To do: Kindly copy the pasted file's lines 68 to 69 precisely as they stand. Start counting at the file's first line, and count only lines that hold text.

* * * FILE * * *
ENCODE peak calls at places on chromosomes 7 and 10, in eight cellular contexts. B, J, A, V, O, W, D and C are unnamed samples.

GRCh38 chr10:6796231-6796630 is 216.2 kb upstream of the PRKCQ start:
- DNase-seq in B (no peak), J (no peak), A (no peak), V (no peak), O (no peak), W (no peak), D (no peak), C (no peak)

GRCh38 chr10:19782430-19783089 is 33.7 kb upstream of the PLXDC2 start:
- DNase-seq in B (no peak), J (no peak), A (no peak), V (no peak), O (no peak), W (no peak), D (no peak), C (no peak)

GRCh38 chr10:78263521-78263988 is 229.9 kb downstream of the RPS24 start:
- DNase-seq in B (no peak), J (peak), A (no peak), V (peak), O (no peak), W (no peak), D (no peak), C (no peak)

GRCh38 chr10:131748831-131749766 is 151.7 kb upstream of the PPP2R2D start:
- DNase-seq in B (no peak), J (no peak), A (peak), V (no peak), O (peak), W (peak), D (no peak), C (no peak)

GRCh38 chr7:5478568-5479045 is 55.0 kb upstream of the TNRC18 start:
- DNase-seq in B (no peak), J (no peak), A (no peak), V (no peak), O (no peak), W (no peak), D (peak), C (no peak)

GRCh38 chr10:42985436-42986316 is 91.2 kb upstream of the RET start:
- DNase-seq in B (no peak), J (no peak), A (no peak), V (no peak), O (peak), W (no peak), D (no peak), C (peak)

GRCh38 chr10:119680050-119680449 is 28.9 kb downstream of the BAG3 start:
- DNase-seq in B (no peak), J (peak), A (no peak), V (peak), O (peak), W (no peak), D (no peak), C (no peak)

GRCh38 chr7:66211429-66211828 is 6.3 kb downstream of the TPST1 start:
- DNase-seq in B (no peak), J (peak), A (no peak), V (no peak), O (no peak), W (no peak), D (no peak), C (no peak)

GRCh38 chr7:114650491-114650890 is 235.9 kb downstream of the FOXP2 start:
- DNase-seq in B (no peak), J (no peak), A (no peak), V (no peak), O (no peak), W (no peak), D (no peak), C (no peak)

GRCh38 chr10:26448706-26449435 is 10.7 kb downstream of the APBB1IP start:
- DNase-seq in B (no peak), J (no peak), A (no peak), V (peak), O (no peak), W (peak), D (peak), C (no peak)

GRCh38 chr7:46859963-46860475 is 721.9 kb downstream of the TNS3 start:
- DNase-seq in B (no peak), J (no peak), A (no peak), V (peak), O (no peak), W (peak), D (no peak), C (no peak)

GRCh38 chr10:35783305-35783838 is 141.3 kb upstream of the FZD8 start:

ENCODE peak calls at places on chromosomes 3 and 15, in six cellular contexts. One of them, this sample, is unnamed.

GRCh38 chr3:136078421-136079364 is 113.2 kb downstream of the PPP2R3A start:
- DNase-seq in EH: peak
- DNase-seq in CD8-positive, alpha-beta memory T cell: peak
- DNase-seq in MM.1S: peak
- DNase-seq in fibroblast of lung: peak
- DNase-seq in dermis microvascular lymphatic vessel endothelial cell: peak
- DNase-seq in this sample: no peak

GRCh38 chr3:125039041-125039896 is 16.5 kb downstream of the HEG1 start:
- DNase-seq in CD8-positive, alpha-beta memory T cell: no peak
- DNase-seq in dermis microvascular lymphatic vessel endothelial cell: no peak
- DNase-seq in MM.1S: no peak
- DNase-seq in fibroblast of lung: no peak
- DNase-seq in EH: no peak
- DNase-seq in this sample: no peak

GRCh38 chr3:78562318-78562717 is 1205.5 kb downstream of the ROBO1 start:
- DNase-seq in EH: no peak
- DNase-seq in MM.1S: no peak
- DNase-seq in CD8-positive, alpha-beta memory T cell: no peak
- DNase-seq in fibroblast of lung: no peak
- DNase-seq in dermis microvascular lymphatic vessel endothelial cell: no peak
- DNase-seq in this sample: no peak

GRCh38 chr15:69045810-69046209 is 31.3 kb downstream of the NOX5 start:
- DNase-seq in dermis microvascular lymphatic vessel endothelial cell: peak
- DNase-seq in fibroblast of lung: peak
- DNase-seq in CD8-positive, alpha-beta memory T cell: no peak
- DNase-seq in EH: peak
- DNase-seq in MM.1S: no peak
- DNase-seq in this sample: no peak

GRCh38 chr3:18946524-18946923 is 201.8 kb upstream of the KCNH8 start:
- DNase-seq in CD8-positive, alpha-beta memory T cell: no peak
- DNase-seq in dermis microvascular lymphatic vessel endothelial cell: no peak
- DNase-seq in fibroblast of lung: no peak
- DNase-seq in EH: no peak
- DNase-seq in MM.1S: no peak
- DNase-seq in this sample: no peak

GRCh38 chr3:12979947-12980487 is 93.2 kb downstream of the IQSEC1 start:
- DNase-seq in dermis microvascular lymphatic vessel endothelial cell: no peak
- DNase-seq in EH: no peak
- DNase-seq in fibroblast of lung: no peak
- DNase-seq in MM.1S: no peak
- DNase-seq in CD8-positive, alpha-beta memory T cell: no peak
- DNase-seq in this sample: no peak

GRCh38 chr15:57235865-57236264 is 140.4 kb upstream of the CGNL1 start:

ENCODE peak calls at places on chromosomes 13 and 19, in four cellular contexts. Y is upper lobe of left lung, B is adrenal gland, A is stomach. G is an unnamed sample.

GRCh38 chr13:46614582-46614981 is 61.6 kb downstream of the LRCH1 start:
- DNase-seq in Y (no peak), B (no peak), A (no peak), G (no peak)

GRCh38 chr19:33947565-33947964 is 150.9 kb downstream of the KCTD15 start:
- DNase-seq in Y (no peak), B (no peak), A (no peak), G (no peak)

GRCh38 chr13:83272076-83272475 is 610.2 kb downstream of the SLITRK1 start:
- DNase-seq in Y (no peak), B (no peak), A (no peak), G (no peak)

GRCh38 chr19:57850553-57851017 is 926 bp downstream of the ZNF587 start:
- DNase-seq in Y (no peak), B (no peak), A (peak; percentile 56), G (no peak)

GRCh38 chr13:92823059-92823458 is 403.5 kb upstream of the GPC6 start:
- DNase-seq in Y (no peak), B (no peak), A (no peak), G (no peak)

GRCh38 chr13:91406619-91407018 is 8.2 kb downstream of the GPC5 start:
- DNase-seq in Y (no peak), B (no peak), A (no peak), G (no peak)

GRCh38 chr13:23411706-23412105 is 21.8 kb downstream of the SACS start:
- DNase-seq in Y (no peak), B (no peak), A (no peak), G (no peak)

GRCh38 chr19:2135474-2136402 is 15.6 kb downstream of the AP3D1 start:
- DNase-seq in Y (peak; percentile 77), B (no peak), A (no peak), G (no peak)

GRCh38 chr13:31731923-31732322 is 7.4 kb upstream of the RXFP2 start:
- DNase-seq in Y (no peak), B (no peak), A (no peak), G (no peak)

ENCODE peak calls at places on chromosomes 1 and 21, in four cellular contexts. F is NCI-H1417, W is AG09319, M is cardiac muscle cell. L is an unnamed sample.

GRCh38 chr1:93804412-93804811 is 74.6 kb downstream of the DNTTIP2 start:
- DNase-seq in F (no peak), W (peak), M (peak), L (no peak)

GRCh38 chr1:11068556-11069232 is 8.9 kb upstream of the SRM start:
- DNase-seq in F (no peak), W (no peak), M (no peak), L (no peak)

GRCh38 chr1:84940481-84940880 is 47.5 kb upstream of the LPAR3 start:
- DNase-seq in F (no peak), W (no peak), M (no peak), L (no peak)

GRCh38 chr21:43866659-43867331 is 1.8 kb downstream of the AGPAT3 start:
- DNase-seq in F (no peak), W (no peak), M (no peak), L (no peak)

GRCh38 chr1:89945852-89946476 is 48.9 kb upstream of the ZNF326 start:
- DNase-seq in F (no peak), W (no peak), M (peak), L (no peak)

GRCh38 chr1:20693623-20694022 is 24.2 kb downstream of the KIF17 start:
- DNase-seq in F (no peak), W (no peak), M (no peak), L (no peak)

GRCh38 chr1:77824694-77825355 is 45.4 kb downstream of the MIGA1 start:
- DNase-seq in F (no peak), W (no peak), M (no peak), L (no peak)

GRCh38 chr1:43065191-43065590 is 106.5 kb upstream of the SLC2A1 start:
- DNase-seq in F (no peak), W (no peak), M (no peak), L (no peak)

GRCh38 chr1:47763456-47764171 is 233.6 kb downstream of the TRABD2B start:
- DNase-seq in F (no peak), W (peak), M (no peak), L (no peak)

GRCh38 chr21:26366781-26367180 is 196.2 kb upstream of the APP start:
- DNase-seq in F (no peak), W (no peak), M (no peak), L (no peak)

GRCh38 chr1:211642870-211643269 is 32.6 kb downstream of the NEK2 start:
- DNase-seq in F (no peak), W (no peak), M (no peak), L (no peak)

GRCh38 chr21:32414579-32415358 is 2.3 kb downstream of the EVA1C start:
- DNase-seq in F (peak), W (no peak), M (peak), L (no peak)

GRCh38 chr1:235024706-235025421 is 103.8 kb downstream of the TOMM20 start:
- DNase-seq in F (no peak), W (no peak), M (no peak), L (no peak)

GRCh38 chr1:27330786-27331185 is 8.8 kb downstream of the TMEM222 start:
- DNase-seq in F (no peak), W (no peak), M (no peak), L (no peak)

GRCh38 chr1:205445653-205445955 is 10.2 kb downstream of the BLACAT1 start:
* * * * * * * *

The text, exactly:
GRCh38 chr15:57235865-57236264 is 140.4 kb upstream of the CGNL1 start:

ENCODE peak calls at places on chromosomes 13 and 19, in four cellular contexts. Y is upper lobe of left lung, B is adrenal gland, A is stomach. G is an unnamed sample.